How the Jaguars handle trash talking

MOBILE, Ala. -- The Jacksonville Jaguars, like every team in the NFL, have their share of trash-talkers.

Defensive tackle Sen'Derrick Marks and suspended receiver Justin Blackmon probably top the list, but neither has taken it to the level that Richard Sherman did last Sunday. They yip at opponents during games but leave it on the field.

And that’s just the way Jaguars coach Gus Bradley wants it. A little dialogue on the field is fine during the game, but nothing dramatic or outrageous that puts someone in the spotlight because of what he said. No public feuds, bulletin board material or boasts allowed.

"I think that generally we talk about really focus on the team and try to keep the attention on the team, but we understand things like that can happen," Bradley said. "It’s a heated moment and sometimes it can happen. As quickly as possible we want to bring it back to the team."

The Jaguars haven’t had any instances of out-in-the-open trash talking under Bradley, which isn’t surprising considering the team lost its first eight games by double digits and finished 4-12 in 2013. The closest thing you could find is defensive end Jason Babin tackling Arizona running back Andre Ellington by his dreadlocks and ending up with a handful of hair from Ellington’s head.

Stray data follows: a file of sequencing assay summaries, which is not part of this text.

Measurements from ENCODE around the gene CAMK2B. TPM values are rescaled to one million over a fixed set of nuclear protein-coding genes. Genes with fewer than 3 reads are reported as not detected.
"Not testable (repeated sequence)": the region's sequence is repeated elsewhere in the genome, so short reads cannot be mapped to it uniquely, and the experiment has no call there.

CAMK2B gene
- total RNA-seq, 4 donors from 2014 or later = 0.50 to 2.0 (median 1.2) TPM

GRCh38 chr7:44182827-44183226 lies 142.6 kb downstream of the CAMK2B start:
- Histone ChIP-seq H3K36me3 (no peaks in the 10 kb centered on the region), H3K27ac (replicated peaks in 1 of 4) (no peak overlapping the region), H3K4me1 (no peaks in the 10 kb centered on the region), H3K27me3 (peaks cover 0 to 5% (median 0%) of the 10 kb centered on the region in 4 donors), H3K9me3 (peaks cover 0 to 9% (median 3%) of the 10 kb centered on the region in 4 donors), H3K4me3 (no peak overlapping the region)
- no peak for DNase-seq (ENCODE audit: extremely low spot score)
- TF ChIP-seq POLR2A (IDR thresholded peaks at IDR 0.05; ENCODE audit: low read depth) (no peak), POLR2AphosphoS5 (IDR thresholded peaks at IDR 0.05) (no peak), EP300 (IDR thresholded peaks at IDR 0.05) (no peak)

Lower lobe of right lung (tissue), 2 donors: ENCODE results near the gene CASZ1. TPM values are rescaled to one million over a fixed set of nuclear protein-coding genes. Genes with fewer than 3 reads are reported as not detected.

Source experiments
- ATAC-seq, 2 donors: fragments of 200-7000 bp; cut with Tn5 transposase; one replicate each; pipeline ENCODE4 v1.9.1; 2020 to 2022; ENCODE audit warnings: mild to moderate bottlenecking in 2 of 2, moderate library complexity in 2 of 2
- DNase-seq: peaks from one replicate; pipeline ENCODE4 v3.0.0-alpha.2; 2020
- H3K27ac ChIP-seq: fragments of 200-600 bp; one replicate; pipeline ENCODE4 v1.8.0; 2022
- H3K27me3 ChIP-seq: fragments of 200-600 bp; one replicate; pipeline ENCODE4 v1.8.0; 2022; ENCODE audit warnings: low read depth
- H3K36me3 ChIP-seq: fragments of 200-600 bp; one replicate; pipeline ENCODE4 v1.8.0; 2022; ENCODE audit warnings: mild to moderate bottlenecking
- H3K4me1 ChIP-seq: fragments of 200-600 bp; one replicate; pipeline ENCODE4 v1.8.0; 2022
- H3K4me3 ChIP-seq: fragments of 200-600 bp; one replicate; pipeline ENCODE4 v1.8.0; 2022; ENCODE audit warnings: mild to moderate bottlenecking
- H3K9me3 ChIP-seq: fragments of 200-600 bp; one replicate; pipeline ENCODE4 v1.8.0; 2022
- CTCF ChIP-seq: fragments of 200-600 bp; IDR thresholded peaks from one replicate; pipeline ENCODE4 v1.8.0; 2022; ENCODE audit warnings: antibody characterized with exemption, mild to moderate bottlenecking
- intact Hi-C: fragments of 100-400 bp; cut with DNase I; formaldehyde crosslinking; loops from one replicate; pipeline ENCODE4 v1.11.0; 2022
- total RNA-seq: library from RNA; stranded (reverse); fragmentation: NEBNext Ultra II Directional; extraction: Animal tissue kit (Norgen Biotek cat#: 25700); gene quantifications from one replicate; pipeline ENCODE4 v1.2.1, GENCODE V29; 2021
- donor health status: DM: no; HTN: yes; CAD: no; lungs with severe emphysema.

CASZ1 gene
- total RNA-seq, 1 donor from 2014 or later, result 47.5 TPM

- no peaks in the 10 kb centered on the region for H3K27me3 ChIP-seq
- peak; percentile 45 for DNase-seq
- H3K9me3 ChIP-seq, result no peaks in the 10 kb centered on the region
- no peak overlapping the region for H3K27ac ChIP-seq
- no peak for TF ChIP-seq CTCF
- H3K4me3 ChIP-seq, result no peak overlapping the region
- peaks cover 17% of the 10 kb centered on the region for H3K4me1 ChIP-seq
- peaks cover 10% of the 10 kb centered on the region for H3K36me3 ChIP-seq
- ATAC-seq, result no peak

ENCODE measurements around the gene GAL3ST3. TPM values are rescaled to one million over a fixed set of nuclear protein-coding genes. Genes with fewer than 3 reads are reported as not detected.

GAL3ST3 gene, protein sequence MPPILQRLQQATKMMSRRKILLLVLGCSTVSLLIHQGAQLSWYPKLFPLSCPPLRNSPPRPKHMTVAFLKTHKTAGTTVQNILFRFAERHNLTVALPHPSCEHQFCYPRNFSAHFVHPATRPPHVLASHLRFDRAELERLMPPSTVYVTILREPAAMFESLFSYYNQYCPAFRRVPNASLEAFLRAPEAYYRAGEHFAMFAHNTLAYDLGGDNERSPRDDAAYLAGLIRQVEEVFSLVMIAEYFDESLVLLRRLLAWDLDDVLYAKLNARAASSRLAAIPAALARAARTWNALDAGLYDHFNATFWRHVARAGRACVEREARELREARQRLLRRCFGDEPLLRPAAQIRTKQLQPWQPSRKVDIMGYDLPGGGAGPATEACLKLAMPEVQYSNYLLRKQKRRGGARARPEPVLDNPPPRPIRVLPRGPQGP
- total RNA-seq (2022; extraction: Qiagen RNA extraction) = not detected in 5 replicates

Babin downplayed the incident after the game.

"Seems like everyone’s making a big deal about it," Babin said. "But it’s just one of the plays in the football game."

The Jaguars have done some in-house trash talking, though. Marks recovered a fumble against Cleveland and appeared headed for his first career touchdown when he was caught from behind by Browns guard John Greco. Marks’ teammates really let him have it for getting run down by an offensive lineman.

But Marks didn’t mind and even admitted he deserved it.